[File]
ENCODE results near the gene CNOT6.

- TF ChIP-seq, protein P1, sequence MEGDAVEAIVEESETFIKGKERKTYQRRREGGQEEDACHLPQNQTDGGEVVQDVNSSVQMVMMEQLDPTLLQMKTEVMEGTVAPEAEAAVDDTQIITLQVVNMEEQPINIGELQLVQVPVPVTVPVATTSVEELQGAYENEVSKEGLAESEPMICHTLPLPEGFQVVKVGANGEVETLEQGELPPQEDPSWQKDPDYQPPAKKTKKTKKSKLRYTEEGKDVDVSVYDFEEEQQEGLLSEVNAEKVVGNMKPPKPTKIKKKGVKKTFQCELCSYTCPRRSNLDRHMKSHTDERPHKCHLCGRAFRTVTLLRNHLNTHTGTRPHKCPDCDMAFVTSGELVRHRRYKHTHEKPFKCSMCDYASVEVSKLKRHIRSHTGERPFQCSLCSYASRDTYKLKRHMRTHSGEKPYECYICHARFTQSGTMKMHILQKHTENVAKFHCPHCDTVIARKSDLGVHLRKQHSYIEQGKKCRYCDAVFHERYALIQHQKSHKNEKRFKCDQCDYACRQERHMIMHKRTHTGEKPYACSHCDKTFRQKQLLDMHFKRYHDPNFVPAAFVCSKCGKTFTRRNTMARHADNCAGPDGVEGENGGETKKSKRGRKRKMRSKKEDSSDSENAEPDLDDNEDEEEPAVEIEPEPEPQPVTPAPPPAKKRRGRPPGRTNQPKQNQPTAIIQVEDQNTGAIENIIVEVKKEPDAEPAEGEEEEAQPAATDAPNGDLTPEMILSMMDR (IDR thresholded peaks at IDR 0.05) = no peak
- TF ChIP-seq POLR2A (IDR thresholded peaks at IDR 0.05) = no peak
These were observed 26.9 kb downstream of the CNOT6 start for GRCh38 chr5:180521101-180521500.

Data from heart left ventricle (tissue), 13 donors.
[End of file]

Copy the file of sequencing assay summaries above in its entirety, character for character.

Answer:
ENCODE results near the gene CNOT6.

- TF ChIP-seq, protein P1, sequence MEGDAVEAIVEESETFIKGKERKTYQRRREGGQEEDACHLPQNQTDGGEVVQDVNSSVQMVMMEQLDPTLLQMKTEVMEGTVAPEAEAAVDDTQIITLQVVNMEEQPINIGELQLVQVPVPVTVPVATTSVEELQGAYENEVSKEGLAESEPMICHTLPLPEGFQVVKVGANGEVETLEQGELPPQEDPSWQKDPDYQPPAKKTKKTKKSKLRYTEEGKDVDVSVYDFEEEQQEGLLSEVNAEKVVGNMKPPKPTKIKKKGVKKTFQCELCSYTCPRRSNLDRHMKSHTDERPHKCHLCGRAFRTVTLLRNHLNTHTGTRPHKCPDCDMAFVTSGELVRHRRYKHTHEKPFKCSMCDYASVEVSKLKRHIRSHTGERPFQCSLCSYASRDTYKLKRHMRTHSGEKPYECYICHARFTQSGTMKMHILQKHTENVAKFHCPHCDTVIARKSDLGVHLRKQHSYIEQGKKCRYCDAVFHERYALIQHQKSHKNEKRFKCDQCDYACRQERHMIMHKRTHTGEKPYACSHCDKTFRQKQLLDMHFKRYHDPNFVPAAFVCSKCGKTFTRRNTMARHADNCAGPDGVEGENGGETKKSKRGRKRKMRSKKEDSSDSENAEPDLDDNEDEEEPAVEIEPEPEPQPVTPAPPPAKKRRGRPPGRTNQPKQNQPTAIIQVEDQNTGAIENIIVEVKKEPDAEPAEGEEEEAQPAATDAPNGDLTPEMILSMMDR (IDR thresholded peaks at IDR 0.05) = no peak
- TF ChIP-seq POLR2A (IDR thresholded peaks at IDR 0.05) = no peak
These were observed 26.9 kb downstream of the CNOT6 start for GRCh38 chr5:180521101-180521500.

Data from heart left ventricle (tissue), 13 donors.